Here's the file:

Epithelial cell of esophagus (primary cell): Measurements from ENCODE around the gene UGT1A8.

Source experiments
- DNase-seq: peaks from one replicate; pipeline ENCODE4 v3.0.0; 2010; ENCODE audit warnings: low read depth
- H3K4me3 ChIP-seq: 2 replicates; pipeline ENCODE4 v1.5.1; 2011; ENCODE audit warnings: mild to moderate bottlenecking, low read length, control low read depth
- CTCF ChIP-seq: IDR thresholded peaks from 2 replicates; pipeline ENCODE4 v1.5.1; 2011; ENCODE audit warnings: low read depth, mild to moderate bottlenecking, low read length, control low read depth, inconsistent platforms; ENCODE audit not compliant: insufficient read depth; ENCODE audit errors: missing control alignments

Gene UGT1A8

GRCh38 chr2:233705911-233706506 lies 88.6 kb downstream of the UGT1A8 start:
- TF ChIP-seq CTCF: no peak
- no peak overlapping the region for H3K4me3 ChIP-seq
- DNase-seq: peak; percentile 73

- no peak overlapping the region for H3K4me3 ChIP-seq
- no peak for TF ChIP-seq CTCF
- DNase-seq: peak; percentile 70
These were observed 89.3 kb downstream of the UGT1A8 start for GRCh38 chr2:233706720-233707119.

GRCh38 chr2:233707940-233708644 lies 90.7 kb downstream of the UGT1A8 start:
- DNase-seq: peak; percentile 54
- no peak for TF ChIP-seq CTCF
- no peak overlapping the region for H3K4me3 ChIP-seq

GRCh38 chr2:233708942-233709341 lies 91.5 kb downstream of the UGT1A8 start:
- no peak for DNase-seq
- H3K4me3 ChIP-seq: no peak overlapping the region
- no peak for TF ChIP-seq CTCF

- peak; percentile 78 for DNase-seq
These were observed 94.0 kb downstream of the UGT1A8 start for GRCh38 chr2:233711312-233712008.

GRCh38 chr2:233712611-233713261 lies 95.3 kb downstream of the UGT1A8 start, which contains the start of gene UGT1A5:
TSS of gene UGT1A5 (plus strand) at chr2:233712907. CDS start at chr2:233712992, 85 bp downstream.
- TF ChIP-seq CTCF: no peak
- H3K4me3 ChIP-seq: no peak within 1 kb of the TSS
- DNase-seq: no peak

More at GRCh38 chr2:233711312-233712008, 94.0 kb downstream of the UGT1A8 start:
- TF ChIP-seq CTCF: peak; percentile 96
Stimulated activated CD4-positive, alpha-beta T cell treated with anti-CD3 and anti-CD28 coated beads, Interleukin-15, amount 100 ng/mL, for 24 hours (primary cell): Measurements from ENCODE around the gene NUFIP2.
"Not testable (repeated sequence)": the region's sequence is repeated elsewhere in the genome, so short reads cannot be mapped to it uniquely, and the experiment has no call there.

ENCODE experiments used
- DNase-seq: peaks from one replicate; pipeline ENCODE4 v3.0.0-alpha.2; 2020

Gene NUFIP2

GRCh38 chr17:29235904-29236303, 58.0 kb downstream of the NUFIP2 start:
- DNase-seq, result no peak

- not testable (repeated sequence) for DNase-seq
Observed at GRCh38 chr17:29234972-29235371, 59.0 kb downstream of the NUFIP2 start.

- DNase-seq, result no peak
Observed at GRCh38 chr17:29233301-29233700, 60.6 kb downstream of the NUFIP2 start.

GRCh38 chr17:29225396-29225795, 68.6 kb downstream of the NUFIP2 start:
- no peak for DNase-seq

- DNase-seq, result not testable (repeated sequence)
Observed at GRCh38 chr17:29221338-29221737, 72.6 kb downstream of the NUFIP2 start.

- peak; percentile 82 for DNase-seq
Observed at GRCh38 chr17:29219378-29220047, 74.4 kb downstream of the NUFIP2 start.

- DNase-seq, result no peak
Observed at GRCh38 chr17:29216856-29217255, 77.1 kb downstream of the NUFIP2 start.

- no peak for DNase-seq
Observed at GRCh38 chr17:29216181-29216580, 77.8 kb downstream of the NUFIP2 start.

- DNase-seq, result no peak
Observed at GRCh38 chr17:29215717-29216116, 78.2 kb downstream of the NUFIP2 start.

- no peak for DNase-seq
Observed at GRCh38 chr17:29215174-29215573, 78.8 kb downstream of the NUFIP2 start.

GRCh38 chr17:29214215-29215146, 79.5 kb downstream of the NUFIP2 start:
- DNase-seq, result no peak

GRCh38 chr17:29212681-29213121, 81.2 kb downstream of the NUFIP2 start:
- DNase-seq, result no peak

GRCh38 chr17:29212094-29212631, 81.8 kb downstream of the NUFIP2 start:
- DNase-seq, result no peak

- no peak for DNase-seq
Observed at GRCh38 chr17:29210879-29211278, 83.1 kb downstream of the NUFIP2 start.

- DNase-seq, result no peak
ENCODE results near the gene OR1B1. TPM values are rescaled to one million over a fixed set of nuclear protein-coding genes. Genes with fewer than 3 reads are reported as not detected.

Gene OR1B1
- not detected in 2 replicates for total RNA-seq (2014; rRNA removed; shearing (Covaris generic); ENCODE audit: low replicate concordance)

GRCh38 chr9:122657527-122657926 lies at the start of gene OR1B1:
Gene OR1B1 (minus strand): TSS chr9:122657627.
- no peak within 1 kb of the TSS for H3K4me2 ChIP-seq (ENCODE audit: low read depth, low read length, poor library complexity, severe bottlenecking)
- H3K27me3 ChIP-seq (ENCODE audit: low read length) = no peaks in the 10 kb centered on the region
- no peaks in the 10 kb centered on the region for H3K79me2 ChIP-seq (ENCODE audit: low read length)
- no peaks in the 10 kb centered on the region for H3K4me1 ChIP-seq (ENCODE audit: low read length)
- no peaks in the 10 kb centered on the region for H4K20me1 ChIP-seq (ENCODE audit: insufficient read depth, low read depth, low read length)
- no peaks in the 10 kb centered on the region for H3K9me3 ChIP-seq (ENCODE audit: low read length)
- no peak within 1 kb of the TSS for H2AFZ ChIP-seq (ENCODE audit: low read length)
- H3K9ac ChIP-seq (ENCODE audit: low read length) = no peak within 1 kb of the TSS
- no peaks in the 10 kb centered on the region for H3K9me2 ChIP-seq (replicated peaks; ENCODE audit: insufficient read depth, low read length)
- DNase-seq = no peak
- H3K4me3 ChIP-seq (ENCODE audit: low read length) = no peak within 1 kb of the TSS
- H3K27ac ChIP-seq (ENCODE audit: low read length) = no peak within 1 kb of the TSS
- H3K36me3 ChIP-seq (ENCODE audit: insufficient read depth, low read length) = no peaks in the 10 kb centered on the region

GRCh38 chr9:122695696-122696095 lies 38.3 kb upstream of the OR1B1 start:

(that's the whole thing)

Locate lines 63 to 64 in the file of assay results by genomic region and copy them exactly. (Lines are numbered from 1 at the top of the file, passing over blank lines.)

- no peak for DNase-seq
Observed at GRCh38 chr17:29210879-29211278, 83.1 kb downstream of the NUFIP2 start.